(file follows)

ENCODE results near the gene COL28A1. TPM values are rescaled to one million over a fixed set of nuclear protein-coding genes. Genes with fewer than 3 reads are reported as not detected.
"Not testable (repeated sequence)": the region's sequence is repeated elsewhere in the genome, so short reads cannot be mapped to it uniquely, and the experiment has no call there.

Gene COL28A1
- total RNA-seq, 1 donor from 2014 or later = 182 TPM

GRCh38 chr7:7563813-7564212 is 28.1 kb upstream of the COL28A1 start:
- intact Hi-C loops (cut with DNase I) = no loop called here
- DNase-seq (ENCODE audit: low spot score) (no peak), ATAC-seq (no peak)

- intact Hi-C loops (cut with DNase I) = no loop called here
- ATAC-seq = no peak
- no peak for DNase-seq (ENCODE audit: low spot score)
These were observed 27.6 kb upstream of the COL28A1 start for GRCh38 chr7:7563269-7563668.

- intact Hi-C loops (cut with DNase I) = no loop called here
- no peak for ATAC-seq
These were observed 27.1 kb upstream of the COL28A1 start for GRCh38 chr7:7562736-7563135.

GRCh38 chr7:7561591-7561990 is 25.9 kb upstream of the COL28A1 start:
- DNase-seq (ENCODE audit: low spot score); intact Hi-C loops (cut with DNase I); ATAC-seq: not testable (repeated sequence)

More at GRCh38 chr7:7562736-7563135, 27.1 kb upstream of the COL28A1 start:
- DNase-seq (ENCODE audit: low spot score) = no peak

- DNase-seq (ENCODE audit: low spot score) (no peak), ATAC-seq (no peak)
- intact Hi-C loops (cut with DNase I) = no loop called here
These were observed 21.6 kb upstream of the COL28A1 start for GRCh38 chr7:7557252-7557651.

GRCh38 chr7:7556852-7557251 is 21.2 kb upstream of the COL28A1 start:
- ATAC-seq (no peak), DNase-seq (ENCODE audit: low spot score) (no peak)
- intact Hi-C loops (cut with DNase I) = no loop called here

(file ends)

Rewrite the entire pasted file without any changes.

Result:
ENCODE results near the gene COL28A1. TPM values are rescaled to one million over a fixed set of nuclear protein-coding genes. Genes with fewer than 3 reads are reported as not detected.
"Not testable (repeated sequence)": the region's sequence is repeated elsewhere in the genome, so short reads cannot be mapped to it uniquely, and the experiment has no call there.

Gene COL28A1
- total RNA-seq, 1 donor from 2014 or later = 182 TPM

GRCh38 chr7:7563813-7564212 is 28.1 kb upstream of the COL28A1 start:
- intact Hi-C loops (cut with DNase I) = no loop called here
- DNase-seq (ENCODE audit: low spot score) (no peak), ATAC-seq (no peak)

- intact Hi-C loops (cut with DNase I) = no loop called here
- ATAC-seq = no peak
- no peak for DNase-seq (ENCODE audit: low spot score)
These were observed 27.6 kb upstream of the COL28A1 start for GRCh38 chr7:7563269-7563668.

- intact Hi-C loops (cut with DNase I) = no loop called here
- no peak for ATAC-seq
These were observed 27.1 kb upstream of the COL28A1 start for GRCh38 chr7:7562736-7563135.

GRCh38 chr7:7561591-7561990 is 25.9 kb upstream of the COL28A1 start:
- DNase-seq (ENCODE audit: low spot score); intact Hi-C loops (cut with DNase I); ATAC-seq: not testable (repeated sequence)

More at GRCh38 chr7:7562736-7563135, 27.1 kb upstream of the COL28A1 start:
- DNase-seq (ENCODE audit: low spot score) = no peak

- DNase-seq (ENCODE audit: low spot score) (no peak), ATAC-seq (no peak)
- intact Hi-C loops (cut with DNase I) = no loop called here
These were observed 21.6 kb upstream of the COL28A1 start for GRCh38 chr7:7557252-7557651.

GRCh38 chr7:7556852-7557251 is 21.2 kb upstream of the COL28A1 start:
- ATAC-seq (no peak), DNase-seq (ENCODE audit: low spot score) (no peak)
- intact Hi-C loops (cut with DNase I) = no loop called here